“As my wife says, we’re a one-trick pony, but we’ve got that trick down well,” Lubeck says. “We’ve round-tripped more than 150,000 units, we’ve renovated literally 100 percent of those apartments and, of course, we’ve done well economically and financially. But we also are proud of the mission of supplying good, clean, affordable [non-subsidized] housing with good service.”

Lubeck spent some with NAA to talk about the apartment sales market and where he sees it moving in the year ahead.

How much business did you do in 2018?

Lubeck: In 2018, we did about $1.5 billion in acquisitions, but we've also sold $800 million. We’re an opportunistic trader. We look at thigs on a deal-by-deal basis, and we evaluate where we stand with each asset on a regular basis. We both buy and sell into what we think is a reasonably stable market.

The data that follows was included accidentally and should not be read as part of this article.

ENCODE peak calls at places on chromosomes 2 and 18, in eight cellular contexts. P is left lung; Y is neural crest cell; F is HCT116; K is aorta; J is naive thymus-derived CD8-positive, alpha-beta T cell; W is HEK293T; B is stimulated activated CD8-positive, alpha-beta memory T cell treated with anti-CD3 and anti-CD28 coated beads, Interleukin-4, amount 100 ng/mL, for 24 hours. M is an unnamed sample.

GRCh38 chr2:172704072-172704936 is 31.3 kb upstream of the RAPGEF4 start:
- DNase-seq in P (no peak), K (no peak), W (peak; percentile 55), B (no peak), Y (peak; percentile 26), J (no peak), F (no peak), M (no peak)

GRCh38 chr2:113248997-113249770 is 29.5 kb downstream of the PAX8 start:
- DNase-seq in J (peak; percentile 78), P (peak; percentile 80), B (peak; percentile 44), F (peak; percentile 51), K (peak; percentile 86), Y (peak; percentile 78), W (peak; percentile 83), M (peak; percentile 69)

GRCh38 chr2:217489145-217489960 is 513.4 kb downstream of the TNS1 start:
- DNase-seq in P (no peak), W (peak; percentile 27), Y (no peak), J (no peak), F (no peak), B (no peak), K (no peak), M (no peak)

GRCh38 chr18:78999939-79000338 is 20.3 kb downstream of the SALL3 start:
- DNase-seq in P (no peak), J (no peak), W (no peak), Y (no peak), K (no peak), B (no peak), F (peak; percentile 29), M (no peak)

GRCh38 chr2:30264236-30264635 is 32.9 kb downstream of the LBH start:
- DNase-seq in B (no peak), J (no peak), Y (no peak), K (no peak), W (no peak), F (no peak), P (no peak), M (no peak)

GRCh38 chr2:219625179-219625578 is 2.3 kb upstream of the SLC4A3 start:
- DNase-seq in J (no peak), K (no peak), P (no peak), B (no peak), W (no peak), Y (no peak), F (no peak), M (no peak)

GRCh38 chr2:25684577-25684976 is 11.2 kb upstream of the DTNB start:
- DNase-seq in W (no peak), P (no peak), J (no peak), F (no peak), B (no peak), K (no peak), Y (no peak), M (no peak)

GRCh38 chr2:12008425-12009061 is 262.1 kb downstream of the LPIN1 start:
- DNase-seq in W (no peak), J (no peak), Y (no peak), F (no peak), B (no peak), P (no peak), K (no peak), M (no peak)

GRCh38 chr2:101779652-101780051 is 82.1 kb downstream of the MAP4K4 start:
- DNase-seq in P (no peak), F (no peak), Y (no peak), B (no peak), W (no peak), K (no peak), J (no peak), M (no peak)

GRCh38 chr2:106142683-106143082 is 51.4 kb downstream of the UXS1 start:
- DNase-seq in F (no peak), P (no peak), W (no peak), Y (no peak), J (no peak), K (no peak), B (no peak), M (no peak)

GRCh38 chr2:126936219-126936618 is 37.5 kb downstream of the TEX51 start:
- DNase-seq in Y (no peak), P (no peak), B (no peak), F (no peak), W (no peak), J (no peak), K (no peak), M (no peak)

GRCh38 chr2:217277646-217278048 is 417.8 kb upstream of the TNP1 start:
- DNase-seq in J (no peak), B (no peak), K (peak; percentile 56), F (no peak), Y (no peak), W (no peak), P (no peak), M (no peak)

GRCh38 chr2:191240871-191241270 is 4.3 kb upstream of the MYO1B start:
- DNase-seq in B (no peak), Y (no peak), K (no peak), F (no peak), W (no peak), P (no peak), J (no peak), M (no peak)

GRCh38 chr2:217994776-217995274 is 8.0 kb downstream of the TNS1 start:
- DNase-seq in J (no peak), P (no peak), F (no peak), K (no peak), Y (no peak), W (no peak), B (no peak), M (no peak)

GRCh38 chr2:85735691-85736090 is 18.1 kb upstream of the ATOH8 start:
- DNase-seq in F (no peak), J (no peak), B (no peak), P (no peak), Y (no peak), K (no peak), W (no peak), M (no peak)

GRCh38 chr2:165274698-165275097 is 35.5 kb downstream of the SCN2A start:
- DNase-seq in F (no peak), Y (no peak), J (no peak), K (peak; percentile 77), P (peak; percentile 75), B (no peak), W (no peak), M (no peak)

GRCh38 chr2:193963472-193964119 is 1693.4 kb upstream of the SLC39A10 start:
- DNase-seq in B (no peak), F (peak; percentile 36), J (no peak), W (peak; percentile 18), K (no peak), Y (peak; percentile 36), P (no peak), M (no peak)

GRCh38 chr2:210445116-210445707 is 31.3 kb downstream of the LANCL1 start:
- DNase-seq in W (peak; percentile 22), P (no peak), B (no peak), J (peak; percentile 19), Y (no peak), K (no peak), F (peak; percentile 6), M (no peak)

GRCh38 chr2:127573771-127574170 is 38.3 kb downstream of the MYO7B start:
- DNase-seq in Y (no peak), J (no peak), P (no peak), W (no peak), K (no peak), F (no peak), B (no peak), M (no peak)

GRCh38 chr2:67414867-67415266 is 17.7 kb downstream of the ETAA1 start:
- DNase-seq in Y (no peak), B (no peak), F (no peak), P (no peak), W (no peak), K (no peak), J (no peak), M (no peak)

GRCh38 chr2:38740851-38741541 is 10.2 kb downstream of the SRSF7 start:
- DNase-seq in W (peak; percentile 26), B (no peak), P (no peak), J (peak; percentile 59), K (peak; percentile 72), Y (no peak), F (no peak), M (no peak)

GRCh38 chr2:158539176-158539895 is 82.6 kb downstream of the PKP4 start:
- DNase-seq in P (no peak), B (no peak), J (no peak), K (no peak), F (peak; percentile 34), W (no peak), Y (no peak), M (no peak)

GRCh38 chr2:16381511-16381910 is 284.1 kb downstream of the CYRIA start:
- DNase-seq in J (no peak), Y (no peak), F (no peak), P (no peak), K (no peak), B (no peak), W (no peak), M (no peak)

How has that market shifted during the past year or so? Has it become difficult to find assets that interest you and have you had to adjust your expectations for return?

Lubeck: That’s the key question. Certainly, it’s a more competitive marketplace than it was five years ago or 10 years ago, and certainly much more than it was when I first went on my own 25 years ago. There are many, many more investors and much more capital in the secondary and tertiary cities. There are many more people who are now value-added experts as well.